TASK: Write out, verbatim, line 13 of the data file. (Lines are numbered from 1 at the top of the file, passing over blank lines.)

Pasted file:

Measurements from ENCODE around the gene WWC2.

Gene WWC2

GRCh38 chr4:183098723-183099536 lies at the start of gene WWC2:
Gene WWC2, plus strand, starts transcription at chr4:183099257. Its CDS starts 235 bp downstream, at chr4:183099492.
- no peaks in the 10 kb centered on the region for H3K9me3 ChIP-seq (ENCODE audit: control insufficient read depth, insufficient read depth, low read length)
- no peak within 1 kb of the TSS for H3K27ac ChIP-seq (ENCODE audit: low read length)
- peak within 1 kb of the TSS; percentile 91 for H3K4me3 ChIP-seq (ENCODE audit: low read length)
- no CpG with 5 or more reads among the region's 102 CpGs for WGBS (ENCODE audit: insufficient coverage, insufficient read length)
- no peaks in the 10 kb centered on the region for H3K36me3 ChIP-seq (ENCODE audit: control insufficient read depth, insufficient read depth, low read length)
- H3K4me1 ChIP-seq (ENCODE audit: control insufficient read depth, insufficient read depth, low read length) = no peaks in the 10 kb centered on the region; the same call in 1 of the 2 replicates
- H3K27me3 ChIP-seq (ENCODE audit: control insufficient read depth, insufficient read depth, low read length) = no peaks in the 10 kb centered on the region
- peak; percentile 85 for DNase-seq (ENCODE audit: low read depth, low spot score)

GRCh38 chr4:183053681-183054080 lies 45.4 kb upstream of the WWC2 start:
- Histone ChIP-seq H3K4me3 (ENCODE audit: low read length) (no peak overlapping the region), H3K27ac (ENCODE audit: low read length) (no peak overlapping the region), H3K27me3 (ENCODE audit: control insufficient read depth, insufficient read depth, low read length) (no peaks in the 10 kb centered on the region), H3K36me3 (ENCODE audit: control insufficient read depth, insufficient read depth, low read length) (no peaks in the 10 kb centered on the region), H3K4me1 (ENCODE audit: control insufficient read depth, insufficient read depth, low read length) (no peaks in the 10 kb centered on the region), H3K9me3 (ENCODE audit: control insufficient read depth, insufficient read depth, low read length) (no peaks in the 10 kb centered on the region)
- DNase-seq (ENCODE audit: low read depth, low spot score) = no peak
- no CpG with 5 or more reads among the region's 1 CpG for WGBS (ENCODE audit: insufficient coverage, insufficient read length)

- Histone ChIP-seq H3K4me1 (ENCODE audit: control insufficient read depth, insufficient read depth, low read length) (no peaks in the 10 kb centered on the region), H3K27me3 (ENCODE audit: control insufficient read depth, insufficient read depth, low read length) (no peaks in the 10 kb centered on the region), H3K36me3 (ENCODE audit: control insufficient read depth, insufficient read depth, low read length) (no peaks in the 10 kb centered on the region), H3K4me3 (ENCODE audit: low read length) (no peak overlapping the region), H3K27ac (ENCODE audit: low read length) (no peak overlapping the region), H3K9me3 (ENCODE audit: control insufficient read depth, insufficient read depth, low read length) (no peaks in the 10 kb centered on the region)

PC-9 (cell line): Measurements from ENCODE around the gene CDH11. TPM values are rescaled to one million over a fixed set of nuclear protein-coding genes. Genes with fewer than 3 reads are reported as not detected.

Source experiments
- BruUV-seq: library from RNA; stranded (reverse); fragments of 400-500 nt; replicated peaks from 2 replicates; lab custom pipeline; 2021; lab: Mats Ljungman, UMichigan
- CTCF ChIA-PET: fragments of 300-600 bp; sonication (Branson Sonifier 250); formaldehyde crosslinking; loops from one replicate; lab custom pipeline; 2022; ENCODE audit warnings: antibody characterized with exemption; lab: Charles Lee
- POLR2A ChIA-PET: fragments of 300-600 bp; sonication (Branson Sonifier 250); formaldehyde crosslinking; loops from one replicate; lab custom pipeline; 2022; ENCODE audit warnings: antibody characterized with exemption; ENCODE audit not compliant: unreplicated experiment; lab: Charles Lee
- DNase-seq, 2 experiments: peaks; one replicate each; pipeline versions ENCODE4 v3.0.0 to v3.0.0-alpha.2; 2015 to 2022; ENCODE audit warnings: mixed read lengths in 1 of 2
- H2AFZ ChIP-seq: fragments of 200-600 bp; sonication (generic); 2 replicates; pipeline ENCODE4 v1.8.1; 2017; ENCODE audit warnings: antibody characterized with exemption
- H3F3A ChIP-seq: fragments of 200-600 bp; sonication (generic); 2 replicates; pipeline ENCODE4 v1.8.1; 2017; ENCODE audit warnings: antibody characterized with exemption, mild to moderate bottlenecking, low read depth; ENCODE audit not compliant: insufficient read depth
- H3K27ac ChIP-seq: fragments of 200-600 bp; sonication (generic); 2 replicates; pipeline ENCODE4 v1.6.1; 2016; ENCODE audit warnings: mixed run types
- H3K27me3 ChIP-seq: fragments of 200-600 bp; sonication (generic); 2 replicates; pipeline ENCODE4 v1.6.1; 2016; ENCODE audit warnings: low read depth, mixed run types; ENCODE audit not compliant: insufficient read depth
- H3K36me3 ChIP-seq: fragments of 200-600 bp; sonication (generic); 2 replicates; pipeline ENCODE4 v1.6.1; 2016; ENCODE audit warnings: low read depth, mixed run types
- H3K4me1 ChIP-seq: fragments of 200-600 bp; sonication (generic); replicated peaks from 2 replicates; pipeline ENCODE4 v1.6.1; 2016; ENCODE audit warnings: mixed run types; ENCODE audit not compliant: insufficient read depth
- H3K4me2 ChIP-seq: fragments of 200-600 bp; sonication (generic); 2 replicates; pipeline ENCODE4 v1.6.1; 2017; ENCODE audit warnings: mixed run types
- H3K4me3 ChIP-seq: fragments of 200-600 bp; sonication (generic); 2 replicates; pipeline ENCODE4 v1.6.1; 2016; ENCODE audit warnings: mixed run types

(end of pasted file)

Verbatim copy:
GRCh38 chr4:183053681-183054080 lies 45.4 kb upstream of the WWC2 start: